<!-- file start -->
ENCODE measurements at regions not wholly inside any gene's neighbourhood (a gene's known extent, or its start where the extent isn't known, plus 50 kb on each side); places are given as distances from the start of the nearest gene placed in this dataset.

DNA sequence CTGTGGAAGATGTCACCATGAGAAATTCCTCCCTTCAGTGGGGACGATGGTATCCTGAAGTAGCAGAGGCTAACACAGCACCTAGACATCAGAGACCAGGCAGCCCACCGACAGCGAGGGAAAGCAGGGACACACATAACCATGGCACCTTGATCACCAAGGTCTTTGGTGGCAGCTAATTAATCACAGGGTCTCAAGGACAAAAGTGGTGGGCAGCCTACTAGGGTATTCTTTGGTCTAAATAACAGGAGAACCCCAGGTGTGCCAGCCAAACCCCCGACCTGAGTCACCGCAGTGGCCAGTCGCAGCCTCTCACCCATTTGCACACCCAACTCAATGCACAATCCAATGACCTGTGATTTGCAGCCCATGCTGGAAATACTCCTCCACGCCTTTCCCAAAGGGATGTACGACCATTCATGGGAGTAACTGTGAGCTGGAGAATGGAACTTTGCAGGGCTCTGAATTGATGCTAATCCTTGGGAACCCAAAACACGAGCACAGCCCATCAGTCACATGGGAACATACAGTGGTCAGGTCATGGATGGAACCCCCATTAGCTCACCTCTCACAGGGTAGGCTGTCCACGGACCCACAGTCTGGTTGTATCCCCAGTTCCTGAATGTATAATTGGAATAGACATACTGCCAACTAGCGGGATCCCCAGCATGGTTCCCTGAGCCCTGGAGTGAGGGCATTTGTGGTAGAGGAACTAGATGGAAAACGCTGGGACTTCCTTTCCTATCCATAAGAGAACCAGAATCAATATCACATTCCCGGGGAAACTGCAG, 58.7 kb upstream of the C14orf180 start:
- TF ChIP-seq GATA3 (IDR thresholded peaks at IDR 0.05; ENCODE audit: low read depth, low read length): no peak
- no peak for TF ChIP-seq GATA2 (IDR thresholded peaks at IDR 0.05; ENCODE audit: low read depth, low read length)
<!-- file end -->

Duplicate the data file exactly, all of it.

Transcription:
ENCODE measurements at regions not wholly inside any gene's neighbourhood (a gene's known extent, or its start where the extent isn't known, plus 50 kb on each side); places are given as distances from the start of the nearest gene placed in this dataset.

DNA sequence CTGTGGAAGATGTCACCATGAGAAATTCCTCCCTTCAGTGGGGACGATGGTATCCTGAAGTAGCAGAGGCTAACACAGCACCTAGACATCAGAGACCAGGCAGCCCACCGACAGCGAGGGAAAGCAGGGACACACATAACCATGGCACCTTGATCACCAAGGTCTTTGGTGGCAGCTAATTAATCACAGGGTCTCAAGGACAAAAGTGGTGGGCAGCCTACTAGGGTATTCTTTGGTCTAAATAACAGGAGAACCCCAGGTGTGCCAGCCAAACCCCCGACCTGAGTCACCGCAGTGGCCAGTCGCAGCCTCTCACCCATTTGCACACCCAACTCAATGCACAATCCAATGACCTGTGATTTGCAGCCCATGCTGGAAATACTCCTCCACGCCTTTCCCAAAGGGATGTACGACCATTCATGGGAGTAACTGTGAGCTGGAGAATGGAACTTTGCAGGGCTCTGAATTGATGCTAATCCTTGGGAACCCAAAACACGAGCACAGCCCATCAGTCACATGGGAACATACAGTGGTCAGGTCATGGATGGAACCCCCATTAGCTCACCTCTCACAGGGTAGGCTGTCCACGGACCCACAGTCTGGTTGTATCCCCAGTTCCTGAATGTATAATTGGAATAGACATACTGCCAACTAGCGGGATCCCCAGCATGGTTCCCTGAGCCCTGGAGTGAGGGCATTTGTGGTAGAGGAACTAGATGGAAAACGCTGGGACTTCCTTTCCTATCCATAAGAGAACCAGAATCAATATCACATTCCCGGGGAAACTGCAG, 58.7 kb upstream of the C14orf180 start:
- TF ChIP-seq GATA3 (IDR thresholded peaks at IDR 0.05; ENCODE audit: low read depth, low read length): no peak
- no peak for TF ChIP-seq GATA2 (IDR thresholded peaks at IDR 0.05; ENCODE audit: low read depth, low read length)